Here is a fun little video for a cold spring Friday afternoon. The concept is pretty simple. Lets compress 60 minutes into 60 seconds to reveal exactly how long it took to get that “One Shot” for Humbug magazine. The short features some really nice editing, and clean well designed titles.
Here is a little Thursday afternoon motion graphics fun from the folks over at Animography, a webshop/typefoundry that provides motion designers, video-editors and others in the field of the moving image with animated typefaces.
The great things is, especially for a motion graphics designer, is that these are “Adobe After Effects files with each glyph in a separate composition. A controller-composition serves as a central point from which you can customize all the glyphs in one go.” In case you are wondering, yes I am drooling right now.
If you produce any form of video or animation based content for TV, Film, The Internet, Mobile and Tablet based devices, you need to watch this film. “The Art of TV Title Design” by PBS Off Book, is a great short film that features some of the heavy hitters of Title Design talking about their craft.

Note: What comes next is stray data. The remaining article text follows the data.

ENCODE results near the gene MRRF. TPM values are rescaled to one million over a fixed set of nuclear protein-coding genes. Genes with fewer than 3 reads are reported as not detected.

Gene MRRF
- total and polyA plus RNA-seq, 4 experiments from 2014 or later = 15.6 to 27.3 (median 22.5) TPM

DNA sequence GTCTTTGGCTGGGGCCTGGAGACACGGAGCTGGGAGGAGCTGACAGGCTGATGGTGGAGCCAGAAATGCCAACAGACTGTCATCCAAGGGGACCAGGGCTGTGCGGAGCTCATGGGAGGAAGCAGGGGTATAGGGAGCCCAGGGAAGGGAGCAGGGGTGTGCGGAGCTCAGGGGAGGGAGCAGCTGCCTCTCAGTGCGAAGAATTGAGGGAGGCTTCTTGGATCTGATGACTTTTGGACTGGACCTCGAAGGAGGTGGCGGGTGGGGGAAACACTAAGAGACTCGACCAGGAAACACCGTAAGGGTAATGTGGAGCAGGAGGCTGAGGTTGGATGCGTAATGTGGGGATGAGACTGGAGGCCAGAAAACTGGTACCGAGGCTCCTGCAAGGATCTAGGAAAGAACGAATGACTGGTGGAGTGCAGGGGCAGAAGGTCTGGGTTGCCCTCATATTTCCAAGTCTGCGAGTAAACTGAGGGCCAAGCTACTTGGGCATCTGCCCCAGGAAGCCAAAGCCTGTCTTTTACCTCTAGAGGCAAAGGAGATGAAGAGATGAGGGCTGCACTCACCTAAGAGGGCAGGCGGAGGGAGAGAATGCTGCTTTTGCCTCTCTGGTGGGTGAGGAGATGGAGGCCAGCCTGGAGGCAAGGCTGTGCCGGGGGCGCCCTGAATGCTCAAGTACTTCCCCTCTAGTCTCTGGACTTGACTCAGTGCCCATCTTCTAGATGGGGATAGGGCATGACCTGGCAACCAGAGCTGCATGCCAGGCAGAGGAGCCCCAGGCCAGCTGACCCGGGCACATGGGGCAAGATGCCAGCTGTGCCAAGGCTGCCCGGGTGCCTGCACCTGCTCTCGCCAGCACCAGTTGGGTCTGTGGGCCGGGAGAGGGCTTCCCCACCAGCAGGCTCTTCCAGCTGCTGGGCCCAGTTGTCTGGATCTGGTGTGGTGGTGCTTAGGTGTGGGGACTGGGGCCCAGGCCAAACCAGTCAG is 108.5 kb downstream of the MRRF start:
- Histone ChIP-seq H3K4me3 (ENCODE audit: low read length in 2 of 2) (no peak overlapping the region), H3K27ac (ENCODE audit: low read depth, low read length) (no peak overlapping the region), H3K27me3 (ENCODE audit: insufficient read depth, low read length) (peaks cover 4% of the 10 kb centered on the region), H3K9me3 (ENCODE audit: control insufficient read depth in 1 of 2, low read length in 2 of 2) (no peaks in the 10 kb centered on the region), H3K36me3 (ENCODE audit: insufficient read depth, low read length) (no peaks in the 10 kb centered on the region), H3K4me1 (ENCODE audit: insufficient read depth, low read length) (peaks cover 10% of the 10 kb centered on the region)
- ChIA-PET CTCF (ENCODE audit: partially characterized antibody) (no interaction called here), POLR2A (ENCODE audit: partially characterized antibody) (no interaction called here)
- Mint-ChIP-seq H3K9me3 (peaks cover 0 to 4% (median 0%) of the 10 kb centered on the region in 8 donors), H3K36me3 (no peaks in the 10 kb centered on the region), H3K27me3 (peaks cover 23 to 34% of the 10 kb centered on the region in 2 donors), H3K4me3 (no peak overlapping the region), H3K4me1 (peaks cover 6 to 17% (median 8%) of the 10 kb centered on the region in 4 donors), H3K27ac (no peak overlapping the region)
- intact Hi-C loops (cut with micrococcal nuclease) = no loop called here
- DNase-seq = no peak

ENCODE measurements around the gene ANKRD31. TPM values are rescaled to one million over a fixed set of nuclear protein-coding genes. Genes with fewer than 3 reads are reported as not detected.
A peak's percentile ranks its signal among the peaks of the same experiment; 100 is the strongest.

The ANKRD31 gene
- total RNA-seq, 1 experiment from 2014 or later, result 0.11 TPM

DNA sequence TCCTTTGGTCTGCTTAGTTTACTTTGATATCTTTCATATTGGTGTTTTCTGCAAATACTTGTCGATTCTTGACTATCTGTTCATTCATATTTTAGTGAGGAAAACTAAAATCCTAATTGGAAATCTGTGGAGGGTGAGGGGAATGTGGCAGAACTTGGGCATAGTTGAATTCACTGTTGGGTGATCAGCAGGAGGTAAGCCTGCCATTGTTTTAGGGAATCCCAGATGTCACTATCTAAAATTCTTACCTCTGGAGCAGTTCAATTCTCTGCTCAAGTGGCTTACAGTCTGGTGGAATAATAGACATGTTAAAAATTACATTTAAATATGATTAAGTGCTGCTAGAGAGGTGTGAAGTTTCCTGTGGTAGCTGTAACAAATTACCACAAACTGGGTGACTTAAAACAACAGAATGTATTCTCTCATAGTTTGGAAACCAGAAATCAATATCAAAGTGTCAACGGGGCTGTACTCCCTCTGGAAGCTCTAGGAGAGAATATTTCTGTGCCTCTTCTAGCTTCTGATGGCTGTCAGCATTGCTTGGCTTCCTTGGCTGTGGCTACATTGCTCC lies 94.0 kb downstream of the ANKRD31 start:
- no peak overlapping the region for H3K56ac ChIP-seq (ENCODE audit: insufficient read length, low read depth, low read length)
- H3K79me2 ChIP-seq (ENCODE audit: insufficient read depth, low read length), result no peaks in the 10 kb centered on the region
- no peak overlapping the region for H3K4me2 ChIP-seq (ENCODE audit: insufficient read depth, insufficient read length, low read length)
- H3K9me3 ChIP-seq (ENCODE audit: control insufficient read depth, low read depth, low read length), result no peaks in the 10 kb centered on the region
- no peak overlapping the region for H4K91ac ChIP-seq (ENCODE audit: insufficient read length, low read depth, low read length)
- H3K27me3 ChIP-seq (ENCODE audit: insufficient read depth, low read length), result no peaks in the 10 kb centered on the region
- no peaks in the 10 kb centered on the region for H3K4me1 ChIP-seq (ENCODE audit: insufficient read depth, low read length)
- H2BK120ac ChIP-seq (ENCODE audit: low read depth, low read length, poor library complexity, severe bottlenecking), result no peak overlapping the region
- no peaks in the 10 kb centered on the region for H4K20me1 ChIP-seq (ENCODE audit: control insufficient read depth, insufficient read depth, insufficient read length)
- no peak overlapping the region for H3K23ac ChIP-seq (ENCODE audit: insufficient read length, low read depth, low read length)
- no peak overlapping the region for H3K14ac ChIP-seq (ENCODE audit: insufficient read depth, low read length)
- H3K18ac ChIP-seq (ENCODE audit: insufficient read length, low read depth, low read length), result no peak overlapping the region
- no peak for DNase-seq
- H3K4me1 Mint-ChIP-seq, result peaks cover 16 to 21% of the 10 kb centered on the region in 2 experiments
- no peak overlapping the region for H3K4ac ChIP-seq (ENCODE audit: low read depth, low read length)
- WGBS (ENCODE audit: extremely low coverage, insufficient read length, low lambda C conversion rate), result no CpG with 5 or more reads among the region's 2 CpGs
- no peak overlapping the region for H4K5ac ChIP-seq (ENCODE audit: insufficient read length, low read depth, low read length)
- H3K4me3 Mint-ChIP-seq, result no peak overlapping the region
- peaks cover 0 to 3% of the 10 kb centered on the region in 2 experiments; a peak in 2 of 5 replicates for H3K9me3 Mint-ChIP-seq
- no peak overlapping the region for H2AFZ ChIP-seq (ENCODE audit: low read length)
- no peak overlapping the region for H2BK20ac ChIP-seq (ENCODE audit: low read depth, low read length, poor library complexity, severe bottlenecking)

Opening credits are quite often the first thing an audience sees when they watch a great film or TV show. While they are very memorable, more often than not they are not talked about in great detail. Even though they help set up the story, and close it out.Good Title Design is an art form, as much as any other aspect of the broadcast and film industry. The designers that create title sequences are asked to invent concepts that bring the core story out, and enhance the overall production themes, to create a visual experience that pulls the viewer into the film’s world.
In the video below some of the most inventive people working in the field of title design today, including the creators of the iconic Mad Men sequence, the hilarious Zombieland opening and the stirring end credits from Blue Valentine, discuss what goes into making a great title sequence. Featured in the short film are Peter Frankfurt and Karin Fong, Jim Helton, and Ben Conrad.